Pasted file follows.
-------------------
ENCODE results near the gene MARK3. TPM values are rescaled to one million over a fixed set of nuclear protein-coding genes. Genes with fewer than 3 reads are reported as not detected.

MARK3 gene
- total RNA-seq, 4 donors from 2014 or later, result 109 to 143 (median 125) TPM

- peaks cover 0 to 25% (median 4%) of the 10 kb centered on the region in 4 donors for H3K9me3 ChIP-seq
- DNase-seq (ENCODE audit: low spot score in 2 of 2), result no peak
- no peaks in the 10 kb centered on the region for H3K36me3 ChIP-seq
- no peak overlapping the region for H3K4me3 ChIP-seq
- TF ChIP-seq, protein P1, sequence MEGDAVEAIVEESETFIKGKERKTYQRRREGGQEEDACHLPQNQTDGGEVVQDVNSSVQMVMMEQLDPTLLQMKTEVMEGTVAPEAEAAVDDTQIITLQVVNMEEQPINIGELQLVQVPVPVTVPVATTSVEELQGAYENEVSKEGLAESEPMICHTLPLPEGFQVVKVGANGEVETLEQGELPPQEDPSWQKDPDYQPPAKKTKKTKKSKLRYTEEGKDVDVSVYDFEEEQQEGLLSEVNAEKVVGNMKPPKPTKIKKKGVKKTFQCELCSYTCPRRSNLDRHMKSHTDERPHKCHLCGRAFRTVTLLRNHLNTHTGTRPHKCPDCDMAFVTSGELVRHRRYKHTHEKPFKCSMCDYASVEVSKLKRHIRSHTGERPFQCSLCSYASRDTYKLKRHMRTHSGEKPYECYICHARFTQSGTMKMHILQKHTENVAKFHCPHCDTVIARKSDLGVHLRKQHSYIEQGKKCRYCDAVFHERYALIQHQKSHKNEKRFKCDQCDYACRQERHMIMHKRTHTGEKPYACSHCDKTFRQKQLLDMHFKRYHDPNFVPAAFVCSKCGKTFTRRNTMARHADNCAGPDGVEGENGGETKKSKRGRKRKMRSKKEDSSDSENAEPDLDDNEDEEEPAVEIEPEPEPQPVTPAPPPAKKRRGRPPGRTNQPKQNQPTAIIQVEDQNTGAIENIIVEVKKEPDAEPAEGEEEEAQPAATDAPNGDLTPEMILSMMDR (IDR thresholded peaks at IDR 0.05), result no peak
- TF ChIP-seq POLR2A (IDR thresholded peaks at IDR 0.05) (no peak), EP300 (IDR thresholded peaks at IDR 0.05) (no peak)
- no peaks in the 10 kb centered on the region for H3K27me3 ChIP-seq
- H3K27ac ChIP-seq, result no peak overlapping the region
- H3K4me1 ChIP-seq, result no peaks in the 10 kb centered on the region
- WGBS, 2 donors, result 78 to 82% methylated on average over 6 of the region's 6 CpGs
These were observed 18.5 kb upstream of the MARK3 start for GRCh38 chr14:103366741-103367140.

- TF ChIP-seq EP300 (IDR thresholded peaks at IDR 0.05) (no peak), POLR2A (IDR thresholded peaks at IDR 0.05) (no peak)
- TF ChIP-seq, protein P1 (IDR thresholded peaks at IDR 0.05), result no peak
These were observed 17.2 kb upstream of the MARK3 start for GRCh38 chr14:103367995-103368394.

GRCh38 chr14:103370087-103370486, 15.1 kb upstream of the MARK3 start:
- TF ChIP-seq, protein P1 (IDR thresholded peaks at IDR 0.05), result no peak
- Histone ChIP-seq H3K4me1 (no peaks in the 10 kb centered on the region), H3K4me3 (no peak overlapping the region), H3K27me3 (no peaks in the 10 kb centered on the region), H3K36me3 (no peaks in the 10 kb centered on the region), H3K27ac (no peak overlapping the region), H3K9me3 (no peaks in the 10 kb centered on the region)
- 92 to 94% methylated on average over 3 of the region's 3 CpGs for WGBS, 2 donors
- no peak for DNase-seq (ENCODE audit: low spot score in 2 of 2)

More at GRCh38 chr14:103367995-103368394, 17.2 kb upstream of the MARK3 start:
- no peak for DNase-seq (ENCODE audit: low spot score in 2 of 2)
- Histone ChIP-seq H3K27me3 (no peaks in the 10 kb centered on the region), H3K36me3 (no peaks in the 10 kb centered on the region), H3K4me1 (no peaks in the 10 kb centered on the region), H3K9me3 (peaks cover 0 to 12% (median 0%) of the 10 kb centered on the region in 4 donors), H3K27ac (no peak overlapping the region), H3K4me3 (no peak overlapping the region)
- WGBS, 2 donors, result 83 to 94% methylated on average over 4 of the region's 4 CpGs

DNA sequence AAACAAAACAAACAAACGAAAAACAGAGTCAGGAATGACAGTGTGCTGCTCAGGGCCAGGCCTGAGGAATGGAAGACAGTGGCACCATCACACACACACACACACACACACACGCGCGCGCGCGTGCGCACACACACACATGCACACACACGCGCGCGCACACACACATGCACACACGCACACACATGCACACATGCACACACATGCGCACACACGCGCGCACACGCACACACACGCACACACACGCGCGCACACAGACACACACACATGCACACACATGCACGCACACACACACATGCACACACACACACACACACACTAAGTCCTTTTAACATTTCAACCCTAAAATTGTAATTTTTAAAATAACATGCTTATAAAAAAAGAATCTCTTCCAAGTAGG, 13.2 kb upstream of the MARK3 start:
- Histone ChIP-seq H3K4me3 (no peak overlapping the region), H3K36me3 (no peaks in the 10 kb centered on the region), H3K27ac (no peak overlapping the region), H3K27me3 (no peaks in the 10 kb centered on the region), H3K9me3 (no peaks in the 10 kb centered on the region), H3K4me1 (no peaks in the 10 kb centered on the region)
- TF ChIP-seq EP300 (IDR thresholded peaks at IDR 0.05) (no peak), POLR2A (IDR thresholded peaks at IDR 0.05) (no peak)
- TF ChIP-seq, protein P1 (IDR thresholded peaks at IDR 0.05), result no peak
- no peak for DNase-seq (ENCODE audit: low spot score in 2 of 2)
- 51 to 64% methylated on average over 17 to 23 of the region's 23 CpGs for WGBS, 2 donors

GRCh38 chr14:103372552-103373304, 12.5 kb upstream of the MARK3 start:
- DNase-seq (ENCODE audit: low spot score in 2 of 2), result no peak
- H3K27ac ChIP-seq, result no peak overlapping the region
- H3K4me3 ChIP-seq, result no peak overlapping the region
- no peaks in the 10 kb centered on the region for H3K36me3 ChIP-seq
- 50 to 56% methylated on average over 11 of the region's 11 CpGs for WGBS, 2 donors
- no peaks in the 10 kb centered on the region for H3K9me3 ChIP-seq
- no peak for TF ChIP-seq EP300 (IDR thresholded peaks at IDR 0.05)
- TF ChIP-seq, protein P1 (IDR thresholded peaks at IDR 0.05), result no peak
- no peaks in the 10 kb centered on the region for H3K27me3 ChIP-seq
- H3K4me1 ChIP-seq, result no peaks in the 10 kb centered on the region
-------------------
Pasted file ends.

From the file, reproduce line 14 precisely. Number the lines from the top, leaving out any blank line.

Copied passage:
These were observed 18.5 kb upstream of the MARK3 start for GRCh38 chr14:103366741-103367140.